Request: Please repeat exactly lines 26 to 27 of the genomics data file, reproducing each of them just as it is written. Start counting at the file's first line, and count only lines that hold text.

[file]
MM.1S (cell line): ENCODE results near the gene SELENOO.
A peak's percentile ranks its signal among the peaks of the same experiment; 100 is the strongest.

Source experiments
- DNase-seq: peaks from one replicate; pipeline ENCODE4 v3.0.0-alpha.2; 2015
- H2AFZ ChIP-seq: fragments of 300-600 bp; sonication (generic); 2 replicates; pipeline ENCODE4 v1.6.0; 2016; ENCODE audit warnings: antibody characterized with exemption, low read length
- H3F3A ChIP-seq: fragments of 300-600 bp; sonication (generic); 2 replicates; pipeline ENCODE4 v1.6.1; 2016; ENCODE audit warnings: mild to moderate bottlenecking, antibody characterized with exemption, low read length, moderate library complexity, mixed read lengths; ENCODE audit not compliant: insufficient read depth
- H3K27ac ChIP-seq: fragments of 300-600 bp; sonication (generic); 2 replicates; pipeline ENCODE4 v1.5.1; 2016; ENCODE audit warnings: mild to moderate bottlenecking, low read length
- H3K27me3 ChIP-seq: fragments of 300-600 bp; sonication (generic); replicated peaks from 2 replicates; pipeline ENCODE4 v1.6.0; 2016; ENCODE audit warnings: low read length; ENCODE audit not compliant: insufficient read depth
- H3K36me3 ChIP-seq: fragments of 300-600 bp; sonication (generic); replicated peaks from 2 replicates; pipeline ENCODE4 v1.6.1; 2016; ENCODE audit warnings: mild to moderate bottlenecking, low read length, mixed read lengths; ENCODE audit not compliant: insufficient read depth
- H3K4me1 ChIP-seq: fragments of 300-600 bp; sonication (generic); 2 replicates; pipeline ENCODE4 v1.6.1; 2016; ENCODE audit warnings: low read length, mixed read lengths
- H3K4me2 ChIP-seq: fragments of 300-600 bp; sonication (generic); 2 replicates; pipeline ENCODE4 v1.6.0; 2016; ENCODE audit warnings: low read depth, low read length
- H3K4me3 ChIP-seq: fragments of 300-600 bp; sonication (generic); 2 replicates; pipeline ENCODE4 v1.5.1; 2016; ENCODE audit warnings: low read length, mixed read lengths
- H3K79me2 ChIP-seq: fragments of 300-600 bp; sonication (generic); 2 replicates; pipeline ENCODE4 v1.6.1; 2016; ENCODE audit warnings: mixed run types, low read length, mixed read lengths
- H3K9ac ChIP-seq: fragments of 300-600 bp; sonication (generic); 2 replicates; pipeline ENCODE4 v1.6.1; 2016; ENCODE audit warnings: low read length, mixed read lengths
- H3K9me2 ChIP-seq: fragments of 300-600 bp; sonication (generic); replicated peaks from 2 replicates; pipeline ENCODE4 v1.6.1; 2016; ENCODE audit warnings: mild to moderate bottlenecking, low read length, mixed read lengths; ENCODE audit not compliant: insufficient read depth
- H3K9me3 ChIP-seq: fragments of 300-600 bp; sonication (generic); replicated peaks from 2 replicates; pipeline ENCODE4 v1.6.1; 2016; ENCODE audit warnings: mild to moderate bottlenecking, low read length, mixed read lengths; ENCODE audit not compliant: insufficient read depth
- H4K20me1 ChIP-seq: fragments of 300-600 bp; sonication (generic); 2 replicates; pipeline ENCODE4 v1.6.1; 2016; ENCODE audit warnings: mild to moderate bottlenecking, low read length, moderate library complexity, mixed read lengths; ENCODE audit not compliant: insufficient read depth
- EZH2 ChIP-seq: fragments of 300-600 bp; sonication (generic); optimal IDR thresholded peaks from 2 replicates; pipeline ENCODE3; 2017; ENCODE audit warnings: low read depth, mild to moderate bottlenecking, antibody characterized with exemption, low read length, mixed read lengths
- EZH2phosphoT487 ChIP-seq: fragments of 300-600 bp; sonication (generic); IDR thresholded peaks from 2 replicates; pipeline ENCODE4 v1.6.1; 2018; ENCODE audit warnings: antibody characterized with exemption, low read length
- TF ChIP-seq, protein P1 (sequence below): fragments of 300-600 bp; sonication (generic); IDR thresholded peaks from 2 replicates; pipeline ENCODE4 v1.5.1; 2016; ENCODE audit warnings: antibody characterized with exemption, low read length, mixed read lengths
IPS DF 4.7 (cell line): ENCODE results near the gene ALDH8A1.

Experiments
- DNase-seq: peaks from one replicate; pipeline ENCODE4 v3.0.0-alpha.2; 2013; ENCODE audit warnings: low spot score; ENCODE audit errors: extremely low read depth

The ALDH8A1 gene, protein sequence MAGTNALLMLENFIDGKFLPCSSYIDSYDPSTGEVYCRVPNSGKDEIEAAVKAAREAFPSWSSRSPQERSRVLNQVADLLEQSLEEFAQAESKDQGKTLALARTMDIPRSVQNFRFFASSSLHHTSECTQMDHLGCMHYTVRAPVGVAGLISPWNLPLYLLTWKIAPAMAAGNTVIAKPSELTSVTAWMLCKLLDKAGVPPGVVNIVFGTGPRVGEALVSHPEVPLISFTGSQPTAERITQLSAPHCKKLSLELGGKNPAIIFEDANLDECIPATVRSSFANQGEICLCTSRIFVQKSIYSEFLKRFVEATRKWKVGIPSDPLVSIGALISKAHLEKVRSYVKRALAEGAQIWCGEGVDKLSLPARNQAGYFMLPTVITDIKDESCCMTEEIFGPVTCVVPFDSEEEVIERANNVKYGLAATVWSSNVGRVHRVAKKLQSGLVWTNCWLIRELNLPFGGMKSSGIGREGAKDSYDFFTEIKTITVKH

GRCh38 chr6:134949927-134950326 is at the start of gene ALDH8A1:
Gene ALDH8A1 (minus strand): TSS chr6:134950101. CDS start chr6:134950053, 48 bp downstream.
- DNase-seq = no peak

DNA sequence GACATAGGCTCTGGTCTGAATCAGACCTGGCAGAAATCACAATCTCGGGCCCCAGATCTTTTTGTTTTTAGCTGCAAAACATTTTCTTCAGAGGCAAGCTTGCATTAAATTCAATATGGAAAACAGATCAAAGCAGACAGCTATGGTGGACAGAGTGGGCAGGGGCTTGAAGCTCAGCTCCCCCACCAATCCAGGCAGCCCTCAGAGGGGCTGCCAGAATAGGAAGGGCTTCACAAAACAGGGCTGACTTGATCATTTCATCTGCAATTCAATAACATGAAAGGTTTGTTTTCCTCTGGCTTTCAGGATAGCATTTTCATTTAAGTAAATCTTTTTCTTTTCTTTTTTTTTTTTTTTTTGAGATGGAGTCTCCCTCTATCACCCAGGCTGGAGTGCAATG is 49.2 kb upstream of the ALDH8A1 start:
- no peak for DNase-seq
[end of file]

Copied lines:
Gene ALDH8A1 (minus strand): TSS chr6:134950101. CDS start chr6:134950053, 48 bp downstream.
- DNase-seq = no peak